In partnership with the Religious Studies Project (RSP) it is our pleasure to bring you the audio recordings of five very important lectures, hosted on the RSP website.
The first is the NSRN Annual Lecture from April 2011, recorded at St Mary’s University College in Twickenham:
- Atheism Explained: The Evolutionary Origins of Atheistic Thought
Jonathan Lanman (Queen’s University, Belfast)
The other four are the keynote lectures from the NSRN’s Biennial Conference, recorded at Goldsmiths University, London, in July 2012:
- The People of No Religion
Callum Brown (University of Dundee)
- Secularization and Non-religion in Non-Western Contexts
Humeira Iqtidar (King’s College, London)
- Multiple Secularities: Toward a Cultural Sociology of Secular-Religious Distinctions
Monika Wohlrab-Sahr (University of Leipzig)
- Belief and Unbelief: Two Sides of a Coin
Grace Davie (University of Exeter)
Chris, the managing editor of the NSRN website, is also one of the Religious Studies Project’s ‘editors-in-chief’ and therefore, when the NSRN wanted to make available some podcasts from recent events, it seemed like a win-win situation for both organizations for the RSP to host and disseminate these podcasts on behalf of the NSRN. These lectures come as part of an extensive series of podcasts from the RSP which touch on the study of non-religion – from a recent roundtable discussion on Studying Nonreligion within Religious Studies, to interviews with Linda Woodhead, Callum Brown, and Lois Lee.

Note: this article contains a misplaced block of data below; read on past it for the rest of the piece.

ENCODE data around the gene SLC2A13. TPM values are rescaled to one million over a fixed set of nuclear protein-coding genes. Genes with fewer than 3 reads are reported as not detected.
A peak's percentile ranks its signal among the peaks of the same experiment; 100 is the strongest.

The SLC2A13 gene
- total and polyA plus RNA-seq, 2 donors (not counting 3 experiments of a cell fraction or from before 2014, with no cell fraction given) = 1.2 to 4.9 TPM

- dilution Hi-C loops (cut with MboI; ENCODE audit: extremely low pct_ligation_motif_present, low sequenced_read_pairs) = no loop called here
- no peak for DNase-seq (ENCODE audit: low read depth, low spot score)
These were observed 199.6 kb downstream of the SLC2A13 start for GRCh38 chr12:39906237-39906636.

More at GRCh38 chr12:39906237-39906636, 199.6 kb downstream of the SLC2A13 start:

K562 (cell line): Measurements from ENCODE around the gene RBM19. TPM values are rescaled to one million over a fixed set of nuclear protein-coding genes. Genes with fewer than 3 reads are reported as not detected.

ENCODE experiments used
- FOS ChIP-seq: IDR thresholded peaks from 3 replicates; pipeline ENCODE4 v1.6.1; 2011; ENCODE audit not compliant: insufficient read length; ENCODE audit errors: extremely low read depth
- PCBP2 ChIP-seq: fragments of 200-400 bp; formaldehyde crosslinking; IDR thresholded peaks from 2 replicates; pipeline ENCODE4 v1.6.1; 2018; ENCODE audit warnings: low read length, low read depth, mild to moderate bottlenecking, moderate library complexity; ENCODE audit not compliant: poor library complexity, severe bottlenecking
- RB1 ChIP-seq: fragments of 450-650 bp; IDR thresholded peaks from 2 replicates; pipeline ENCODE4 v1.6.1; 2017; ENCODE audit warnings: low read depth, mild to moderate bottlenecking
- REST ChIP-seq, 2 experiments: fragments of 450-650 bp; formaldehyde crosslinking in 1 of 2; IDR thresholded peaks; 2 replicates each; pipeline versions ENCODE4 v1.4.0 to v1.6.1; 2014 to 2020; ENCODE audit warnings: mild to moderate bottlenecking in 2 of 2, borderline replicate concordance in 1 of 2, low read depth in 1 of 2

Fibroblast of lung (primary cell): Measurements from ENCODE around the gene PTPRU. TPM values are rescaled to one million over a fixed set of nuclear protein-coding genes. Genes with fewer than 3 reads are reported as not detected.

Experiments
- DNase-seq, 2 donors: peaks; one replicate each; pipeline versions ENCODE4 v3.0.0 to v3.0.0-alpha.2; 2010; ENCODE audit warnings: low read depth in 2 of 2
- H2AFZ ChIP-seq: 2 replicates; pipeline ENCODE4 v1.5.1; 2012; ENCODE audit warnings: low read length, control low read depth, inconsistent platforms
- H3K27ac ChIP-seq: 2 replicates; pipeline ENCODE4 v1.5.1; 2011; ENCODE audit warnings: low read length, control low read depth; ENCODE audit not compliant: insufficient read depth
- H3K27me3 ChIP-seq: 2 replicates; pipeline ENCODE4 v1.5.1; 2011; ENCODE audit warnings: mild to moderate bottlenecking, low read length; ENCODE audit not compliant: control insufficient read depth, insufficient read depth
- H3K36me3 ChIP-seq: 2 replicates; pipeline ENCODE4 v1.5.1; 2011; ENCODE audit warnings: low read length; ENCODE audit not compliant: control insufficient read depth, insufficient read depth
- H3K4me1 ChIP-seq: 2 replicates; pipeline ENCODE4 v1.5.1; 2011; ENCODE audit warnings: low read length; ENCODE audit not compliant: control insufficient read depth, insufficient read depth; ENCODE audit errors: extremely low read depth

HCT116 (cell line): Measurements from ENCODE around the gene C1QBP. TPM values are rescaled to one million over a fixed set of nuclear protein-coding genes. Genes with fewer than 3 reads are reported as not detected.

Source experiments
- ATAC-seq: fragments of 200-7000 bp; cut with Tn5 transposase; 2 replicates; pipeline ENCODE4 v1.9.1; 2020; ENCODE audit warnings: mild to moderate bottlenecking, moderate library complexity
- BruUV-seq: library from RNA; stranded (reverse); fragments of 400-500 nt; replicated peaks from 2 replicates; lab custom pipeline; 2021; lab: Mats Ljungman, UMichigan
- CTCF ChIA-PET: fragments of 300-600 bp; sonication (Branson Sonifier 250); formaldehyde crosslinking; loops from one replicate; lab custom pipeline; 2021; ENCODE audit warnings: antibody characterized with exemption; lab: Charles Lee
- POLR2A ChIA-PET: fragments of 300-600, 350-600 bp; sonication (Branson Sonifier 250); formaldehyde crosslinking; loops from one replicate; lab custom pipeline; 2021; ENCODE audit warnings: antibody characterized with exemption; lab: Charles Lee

For those of you who don’t know the RSP, please take a moment to survey religiousstudiesproject.com which features a few dozen of their weekly podcasts with leading international scholars on exciting developments in theory, method and empirical study within the social-scientific study of religion, in addition to roundtable discussions, book reviews, feature essays, opportunities digests, and more. The RSP is presented with generous support from the British Association for the Study of Religions.
As the RSP has a wider remit than the NSRN, they did not wish to fill all of their listeners inboxes with five quite lengthy podcasts and, therefore, have not made these podcasts available though their iTunes channel. However, they are all available on the RSP website and shall be linked to from the NSRN website. Due to the lecture style of these recordings, it is somewhat inevitable that the audio quality will be lower than we would like, and that there might be references to PowerPoint presentations or other events happening in the room. However, we know that these will be minor irritations when compared with the stimulating scholarship that you are about to hear, and we are very grateful to the RSP for working with us to bring you these lectures.